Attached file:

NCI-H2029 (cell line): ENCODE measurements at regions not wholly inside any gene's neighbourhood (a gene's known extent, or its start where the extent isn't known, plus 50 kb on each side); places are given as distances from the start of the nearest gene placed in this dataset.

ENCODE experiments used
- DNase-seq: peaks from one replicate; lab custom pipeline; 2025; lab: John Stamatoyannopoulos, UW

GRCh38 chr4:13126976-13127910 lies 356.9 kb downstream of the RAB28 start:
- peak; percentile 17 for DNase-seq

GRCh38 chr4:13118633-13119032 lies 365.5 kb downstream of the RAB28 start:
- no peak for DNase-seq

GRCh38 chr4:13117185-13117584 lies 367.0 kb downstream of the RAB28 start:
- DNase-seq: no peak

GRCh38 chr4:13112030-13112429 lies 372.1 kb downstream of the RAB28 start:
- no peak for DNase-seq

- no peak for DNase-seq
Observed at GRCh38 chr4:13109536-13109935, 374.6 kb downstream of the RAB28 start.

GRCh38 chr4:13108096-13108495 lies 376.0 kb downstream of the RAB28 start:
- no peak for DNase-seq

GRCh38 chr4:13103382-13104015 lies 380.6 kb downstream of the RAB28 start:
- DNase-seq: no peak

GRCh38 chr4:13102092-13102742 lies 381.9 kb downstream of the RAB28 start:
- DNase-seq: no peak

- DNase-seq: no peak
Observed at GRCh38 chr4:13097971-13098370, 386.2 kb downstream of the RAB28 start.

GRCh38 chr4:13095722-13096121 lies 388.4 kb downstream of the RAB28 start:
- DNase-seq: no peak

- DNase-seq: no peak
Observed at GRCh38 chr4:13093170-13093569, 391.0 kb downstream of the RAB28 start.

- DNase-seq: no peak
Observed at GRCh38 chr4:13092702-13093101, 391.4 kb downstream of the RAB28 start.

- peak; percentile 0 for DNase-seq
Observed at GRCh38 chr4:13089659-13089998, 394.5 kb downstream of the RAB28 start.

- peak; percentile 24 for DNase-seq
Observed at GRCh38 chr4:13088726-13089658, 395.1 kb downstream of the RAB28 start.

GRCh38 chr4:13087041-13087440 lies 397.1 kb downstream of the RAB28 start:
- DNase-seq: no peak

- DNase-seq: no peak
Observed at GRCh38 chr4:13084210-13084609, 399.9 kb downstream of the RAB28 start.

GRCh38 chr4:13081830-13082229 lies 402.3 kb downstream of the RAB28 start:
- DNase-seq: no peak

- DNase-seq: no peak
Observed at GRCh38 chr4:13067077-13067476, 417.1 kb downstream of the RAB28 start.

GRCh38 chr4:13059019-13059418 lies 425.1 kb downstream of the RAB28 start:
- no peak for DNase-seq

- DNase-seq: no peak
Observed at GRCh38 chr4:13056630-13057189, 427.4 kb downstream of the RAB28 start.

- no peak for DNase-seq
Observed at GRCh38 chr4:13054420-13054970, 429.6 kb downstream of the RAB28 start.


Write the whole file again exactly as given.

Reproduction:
NCI-H2029 (cell line): ENCODE measurements at regions not wholly inside any gene's neighbourhood (a gene's known extent, or its start where the extent isn't known, plus 50 kb on each side); places are given as distances from the start of the nearest gene placed in this dataset.

ENCODE experiments used
- DNase-seq: peaks from one replicate; lab custom pipeline; 2025; lab: John Stamatoyannopoulos, UW

GRCh38 chr4:13126976-13127910 lies 356.9 kb downstream of the RAB28 start:
- peak; percentile 17 for DNase-seq

GRCh38 chr4:13118633-13119032 lies 365.5 kb downstream of the RAB28 start:
- no peak for DNase-seq

GRCh38 chr4:13117185-13117584 lies 367.0 kb downstream of the RAB28 start:
- DNase-seq: no peak

GRCh38 chr4:13112030-13112429 lies 372.1 kb downstream of the RAB28 start:
- no peak for DNase-seq

- no peak for DNase-seq
Observed at GRCh38 chr4:13109536-13109935, 374.6 kb downstream of the RAB28 start.

GRCh38 chr4:13108096-13108495 lies 376.0 kb downstream of the RAB28 start:
- no peak for DNase-seq

GRCh38 chr4:13103382-13104015 lies 380.6 kb downstream of the RAB28 start:
- DNase-seq: no peak

GRCh38 chr4:13102092-13102742 lies 381.9 kb downstream of the RAB28 start:
- DNase-seq: no peak

- DNase-seq: no peak
Observed at GRCh38 chr4:13097971-13098370, 386.2 kb downstream of the RAB28 start.

GRCh38 chr4:13095722-13096121 lies 388.4 kb downstream of the RAB28 start:
- DNase-seq: no peak

- DNase-seq: no peak
Observed at GRCh38 chr4:13093170-13093569, 391.0 kb downstream of the RAB28 start.

- DNase-seq: no peak
Observed at GRCh38 chr4:13092702-13093101, 391.4 kb downstream of the RAB28 start.

- peak; percentile 0 for DNase-seq
Observed at GRCh38 chr4:13089659-13089998, 394.5 kb downstream of the RAB28 start.

- peak; percentile 24 for DNase-seq
Observed at GRCh38 chr4:13088726-13089658, 395.1 kb downstream of the RAB28 start.

GRCh38 chr4:13087041-13087440 lies 397.1 kb downstream of the RAB28 start:
- DNase-seq: no peak

- DNase-seq: no peak
Observed at GRCh38 chr4:13084210-13084609, 399.9 kb downstream of the RAB28 start.

GRCh38 chr4:13081830-13082229 lies 402.3 kb downstream of the RAB28 start:
- DNase-seq: no peak

- DNase-seq: no peak
Observed at GRCh38 chr4:13067077-13067476, 417.1 kb downstream of the RAB28 start.

GRCh38 chr4:13059019-13059418 lies 425.1 kb downstream of the RAB28 start:
- no peak for DNase-seq

- DNase-seq: no peak
Observed at GRCh38 chr4:13056630-13057189, 427.4 kb downstream of the RAB28 start.

- no peak for DNase-seq
Observed at GRCh38 chr4:13054420-13054970, 429.6 kb downstream of the RAB28 start.